Reciprocating piston engines are by far the most common power source for land and water vehicles, including automobiles, motorcycles, ships and to a lesser extent, locomotives (some are electrical but most use Diesel engines). Wankel engines are used in some automobiles and motorcycles.
Where very high power-to-weight ratios are required, internal combustion engines appear in the form of combustion turbines. Powered aircraft typically uses an ICE which may be a reciprocating engine. Airplanes can instead use jet engines and helicopters can instead employ turboshafts; both of which are types of turbines. In addition to providing propulsion, airliners employ a separate ICE as an auxiliary power unit.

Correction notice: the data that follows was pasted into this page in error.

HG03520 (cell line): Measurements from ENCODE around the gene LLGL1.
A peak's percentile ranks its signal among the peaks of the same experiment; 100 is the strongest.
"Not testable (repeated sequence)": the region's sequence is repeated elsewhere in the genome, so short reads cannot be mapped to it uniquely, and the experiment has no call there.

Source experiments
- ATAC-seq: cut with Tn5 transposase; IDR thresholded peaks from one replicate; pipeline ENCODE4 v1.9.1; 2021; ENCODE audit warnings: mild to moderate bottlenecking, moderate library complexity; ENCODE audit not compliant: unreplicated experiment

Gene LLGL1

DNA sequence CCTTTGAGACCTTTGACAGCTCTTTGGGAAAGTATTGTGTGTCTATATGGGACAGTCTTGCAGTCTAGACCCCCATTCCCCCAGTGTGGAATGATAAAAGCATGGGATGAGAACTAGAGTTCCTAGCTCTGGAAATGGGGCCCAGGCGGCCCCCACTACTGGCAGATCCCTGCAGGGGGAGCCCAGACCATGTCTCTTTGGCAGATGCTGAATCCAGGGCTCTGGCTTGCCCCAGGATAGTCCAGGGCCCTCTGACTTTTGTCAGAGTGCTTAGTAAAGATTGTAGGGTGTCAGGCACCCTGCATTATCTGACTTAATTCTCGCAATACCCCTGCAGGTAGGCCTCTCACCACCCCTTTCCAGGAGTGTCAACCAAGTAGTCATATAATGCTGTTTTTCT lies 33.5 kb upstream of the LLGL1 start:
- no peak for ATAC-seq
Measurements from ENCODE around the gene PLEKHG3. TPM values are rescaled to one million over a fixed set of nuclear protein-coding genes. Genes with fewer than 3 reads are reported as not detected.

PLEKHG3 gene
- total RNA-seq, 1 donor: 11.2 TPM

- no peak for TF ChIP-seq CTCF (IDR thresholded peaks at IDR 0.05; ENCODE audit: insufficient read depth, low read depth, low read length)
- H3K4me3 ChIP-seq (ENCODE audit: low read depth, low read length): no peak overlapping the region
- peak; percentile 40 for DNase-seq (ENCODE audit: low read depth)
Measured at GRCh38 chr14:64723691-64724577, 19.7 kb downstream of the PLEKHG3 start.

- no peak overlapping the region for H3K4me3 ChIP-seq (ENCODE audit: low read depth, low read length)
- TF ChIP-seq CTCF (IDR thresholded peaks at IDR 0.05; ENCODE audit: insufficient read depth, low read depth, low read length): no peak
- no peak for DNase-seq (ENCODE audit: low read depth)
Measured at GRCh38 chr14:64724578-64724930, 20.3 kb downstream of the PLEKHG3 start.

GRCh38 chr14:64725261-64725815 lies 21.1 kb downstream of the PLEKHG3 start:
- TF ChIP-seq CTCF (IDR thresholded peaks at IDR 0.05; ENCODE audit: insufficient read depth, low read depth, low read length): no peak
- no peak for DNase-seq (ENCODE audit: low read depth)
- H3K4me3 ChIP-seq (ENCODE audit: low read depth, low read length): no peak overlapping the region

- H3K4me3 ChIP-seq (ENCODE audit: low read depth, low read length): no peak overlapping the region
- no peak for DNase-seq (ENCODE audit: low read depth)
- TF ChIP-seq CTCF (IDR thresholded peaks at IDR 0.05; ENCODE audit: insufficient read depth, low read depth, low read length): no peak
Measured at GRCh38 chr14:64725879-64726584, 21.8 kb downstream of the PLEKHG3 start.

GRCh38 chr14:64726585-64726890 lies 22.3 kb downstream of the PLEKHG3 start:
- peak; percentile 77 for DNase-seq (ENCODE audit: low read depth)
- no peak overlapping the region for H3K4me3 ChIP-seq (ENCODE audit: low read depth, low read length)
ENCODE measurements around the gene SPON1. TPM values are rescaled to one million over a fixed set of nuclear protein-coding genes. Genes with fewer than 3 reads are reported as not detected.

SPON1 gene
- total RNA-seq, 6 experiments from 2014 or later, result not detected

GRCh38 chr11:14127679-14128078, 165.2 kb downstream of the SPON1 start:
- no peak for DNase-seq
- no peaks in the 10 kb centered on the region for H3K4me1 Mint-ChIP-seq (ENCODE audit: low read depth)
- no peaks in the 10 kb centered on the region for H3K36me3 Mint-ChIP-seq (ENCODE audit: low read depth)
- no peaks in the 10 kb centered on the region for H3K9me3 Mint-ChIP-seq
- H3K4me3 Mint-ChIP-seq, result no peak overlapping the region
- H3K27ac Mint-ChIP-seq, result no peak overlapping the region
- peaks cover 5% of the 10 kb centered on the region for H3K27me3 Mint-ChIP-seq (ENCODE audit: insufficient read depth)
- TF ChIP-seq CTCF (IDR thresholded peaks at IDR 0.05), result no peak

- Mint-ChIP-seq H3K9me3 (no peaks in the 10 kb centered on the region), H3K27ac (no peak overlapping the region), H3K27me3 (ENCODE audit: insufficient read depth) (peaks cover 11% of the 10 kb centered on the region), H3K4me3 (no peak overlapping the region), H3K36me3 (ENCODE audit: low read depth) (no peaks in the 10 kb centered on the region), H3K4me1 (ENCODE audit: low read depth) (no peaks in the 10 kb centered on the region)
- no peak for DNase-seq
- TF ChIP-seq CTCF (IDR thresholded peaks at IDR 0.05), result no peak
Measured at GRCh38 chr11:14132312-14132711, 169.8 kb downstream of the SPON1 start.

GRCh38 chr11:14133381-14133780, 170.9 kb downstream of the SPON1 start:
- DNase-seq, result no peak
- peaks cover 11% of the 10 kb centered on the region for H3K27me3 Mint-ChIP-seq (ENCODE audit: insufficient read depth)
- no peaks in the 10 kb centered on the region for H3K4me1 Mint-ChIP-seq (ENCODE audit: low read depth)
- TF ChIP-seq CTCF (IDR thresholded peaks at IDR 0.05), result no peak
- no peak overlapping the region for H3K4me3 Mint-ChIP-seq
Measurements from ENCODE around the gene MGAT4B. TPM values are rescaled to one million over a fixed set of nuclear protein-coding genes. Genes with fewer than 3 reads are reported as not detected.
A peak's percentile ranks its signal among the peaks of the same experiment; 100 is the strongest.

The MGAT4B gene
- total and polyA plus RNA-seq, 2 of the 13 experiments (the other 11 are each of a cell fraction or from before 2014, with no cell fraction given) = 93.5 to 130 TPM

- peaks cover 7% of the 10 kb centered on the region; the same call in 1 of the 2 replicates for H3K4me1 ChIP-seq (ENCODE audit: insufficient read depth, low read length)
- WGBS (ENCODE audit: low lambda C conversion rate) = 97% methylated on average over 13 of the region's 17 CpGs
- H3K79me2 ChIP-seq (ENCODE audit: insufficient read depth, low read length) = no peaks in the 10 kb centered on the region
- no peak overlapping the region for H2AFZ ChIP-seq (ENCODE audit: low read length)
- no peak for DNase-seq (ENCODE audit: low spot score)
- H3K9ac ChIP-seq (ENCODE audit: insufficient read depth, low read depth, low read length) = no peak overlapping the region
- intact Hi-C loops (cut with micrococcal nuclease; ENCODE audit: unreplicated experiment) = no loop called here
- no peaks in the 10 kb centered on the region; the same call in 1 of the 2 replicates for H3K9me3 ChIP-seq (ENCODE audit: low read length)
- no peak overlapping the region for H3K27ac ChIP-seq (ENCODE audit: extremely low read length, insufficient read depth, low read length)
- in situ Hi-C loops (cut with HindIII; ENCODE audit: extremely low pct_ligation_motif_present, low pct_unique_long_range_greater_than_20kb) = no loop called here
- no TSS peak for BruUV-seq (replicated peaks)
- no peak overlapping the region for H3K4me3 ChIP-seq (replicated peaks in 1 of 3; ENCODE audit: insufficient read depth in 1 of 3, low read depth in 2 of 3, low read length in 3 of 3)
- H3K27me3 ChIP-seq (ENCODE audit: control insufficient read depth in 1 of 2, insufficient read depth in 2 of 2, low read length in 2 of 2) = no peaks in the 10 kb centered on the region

ICEs drive some of the large electric generators that power electrical grids. They are found in the form of combustion turbines in combined cycle power plants with a typical electrical output in the range of 100 MW to 1 GW. The high temperature exhaust is used to boil and superheat water to run a steam turbine. Thus, the efficiency is higher because more energy is extracted from the fuel than what could be extracted by the combustion turbine alone. In combined cycle power plants efficiencies in the range of 50 % to 60 % are typical. In a smaller scale Diesel generators are used for backup power and for providing electrical power to areas not connected to an electric grid.
Small engines (usually 2‐stroke gasoline engines) are a common power source for lawnmowers, string trimmers, chain saws, leafblowers, pressure washers, snowmobiles, jet skis, outboard motors, mopeds, and motorcycles.